Importance: While air pollutants at historical levels have been associated with cardiovascular and respiratory diseases, it is not known whether exposure to contemporary air pollutant concentrations is associated with progression of emphysema. Objective: To assess the longitudinal association of ambient ozone (O3), fine particulate matter (PM2.5), oxides of nitrogen (NOx), and black carbon exposure with change in percent emphysema assessed via computed tomographic (CT) imaging and lung function. Design, Setting, and Participants: This cohort study included participants from the Multi-Ethnic Study of Atherosclerosis (MESA) Air and Lung Studies conducted in 6 metropolitan regions of the United States, which included 6814 adults aged 45 to 84 years recruited between July 2000 and August 2002, and an additional 257 participants recruited from February 2005 to May 2007, with follow-up through November 2018. Exposures: Residence-specific air pollutant concentrations (O3, PM2.5, NOx, and black carbon) were estimated by validated spatiotemporal models incorporating cohort-specific monitoring, determined from 1999 through the end of follow-up. Main Outcomes and Measures: Percent emphysema, defined as the percent of lung pixels less than -950 Hounsfield units, was assessed up to 5 times per participant via cardiac CT scan (2000-2007) and equivalent regions on lung CT scans (2010-2018). Spirometry was performed up to 3 times per participant (2004-2018). Results: Among 7071 study participants (mean [range] age at recruitment, 60 [45-84] years; 3330 [47.1%] were men), 5780 were assigned outdoor residential air pollution concentrations in the year of their baseline examination and during the follow-up period and had at least 1 follow-up CT scan, and 2772 had at least 1 follow-up spirometric assessment, over a median of 10 years. Median percent emphysema was 3% at baseline and increased a mean of 0.58 percentage points per 10 years. Mean ambient concentrations of PM2.5 and NOx, but not O3, decreased substantially during follow-up. Ambient concentrations of O3, PM2.5, NOx, and black carbon at study baseline were significantly associated with greater increases in percent emphysema per 10 years (O3: 0.13 per 3 parts per billion [95% CI, 0.03-0.24]; PM2.5: 0.11 per 2 µg/m3 [95% CI, 0.03-0.19]; NOx: 0.06 per 10 parts per billion [95% CI, 0.01-0.12]; black carbon: 0.10 per 0.2 µg/m3 [95% CI, 0.01-0.18]). Ambient O3 and NOx concentrations, but not PM2.5 concentrations, during follow-up were also significantly associated with greater increases in percent emphysema. Ambient O3 concentrations, but not other pollutants, at baseline and during follow-up were significantly associated with a greater decline in forced expiratory volume in 1 second per 10 years (baseline: 13.41 mL per 3 parts per billion [95% CI, 0.7-26.1]; follow-up: 18.15 mL per 3 parts per billion [95% CI, 1.59-34.71]). Conclusions and Relevance: In this cohort study conducted between 2000 and 2018 in 6 US metropolitan regions, long-term exposure to ambient air pollutants was significantly associated with increasing emphysema assessed quantitatively using CT imaging and lung function.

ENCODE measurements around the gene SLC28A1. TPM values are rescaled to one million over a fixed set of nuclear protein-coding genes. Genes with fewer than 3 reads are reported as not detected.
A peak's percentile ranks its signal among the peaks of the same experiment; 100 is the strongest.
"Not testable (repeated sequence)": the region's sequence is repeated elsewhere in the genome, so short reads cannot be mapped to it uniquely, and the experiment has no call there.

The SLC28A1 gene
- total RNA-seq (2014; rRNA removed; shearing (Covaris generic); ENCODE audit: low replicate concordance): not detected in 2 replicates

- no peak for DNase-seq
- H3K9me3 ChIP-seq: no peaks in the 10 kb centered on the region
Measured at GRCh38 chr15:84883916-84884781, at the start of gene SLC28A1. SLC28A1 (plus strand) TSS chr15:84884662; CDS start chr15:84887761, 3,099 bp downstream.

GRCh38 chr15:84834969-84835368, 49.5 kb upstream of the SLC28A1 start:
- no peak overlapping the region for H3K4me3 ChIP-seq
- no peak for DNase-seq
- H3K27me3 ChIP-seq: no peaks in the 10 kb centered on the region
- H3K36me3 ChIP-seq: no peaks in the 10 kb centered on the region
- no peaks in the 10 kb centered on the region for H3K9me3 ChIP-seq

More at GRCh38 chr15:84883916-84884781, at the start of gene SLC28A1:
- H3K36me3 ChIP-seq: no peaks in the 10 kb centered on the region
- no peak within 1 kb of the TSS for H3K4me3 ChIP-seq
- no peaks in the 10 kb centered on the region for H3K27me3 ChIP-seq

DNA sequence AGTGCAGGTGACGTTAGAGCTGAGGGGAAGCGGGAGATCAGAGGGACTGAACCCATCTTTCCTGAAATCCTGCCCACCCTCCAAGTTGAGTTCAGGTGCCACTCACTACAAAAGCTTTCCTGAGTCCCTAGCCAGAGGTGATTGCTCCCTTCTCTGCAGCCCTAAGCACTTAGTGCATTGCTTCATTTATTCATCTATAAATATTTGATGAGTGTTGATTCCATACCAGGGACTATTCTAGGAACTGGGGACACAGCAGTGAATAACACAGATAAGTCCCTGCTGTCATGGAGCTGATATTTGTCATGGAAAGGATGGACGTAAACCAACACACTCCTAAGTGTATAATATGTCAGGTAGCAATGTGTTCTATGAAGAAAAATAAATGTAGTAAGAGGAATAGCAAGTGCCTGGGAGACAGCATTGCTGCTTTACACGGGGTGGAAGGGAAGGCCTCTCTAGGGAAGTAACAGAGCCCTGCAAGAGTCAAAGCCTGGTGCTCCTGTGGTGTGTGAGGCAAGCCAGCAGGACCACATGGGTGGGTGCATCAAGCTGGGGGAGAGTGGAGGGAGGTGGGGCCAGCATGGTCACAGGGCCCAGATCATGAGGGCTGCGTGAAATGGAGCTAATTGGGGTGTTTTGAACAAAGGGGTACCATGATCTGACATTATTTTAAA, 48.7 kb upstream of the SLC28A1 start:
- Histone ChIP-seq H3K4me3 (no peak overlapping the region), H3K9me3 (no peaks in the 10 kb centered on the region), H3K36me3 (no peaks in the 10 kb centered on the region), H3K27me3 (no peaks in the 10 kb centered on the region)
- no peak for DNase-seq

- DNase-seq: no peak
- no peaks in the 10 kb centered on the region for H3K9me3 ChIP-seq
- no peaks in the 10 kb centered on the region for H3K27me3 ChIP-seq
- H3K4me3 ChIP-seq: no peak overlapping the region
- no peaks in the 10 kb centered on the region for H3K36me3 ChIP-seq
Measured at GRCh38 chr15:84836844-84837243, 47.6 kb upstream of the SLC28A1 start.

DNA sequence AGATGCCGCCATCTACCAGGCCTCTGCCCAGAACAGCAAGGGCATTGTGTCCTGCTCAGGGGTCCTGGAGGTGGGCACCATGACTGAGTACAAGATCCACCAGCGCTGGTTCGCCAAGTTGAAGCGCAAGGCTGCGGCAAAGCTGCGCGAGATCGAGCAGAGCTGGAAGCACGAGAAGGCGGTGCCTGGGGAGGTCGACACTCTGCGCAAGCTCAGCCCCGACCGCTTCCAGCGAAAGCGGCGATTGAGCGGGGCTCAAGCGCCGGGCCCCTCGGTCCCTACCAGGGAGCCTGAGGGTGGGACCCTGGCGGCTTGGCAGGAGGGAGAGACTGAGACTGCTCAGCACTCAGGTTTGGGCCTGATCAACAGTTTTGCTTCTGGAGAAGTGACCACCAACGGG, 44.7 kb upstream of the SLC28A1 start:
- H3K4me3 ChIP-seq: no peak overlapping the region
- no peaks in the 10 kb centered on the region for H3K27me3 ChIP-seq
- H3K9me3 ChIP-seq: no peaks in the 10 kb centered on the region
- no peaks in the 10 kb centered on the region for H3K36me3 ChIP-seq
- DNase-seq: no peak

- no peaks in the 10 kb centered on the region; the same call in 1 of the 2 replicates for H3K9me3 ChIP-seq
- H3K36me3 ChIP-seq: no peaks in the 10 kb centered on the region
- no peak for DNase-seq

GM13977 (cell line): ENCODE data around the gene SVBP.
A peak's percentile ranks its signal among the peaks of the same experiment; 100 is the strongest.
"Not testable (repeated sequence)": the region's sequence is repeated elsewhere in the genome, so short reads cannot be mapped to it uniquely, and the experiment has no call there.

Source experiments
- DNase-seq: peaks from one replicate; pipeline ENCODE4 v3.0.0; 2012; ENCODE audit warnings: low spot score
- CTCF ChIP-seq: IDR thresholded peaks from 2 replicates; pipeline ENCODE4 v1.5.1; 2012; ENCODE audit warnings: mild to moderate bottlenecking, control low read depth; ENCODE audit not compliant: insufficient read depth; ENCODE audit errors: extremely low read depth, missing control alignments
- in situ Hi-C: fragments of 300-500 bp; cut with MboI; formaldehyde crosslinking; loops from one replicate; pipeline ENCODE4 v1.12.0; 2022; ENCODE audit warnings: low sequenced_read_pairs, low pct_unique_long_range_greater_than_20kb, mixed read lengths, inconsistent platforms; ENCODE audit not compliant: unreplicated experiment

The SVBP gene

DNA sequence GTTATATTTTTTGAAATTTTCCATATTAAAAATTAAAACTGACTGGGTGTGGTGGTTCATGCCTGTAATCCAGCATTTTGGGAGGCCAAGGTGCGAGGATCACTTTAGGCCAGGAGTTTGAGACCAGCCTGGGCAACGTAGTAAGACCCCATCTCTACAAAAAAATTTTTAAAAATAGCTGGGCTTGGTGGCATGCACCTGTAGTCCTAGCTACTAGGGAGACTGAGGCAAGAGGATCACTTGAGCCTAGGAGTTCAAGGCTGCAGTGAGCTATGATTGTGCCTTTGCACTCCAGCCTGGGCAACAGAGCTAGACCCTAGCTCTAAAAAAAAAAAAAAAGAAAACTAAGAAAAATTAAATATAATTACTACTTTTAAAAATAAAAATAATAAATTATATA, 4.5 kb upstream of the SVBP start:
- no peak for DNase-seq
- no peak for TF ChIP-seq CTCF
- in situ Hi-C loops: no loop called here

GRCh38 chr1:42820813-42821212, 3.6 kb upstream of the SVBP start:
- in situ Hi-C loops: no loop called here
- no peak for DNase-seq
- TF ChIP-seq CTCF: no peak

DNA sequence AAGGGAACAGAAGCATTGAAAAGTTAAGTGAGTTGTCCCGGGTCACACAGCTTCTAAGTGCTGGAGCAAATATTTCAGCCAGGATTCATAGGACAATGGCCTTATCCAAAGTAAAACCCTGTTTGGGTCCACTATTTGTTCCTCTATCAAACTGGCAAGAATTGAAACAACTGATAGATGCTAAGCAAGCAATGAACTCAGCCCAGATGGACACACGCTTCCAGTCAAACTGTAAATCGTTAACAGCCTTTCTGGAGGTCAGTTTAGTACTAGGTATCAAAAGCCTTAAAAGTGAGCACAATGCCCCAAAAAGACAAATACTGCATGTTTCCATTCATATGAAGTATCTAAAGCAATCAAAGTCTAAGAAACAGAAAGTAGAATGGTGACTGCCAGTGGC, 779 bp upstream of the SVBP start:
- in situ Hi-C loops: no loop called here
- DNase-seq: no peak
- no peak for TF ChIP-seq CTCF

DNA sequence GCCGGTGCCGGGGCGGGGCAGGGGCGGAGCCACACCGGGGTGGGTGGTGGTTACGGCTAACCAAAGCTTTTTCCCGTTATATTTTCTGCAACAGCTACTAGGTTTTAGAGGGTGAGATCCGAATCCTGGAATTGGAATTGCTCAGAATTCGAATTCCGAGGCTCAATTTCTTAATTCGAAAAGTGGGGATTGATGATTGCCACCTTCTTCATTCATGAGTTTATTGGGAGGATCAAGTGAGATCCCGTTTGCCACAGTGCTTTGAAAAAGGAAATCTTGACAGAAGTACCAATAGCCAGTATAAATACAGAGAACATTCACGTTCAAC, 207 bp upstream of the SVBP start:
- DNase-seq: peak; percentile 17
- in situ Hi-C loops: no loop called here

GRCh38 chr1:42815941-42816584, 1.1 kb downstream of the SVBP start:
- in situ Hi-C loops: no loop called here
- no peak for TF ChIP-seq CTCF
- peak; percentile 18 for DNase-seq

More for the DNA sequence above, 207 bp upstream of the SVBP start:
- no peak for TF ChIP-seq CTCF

Assuntos
Poluentes Atmosféricos/efeitos adversos , Poluição do Ar/efeitos adversos , Pulmão/fisiologia , Enfisema Pulmonar , Idoso , Idoso de 80 Anos ou mais , Poluentes Atmosféricos/análise , Poluição do Ar/análise , Carbono/efeitos adversos , Carbono/análise , Estudos de Coortes , Progressão da Doença , Exposição Ambiental/efeitos adversos , Feminino , Humanos , Pulmão/diagnóstico por imagem , Masculino , Pessoa de Meia-Idade , Óxidos de Nitrogênio/efeitos adversos , Óxidos de Nitrogênio/análise , Ozônio/efeitos adversos , Ozônio/análise , Material Particulado/efeitos adversos , Material Particulado/análise , Enfisema Pulmonar/epidemiologia , Enfisema Pulmonar/fisiopatologia , Testes de Função Respiratória , Tomografia Computadorizada por Raios X , Estados Unidos/epidemiologia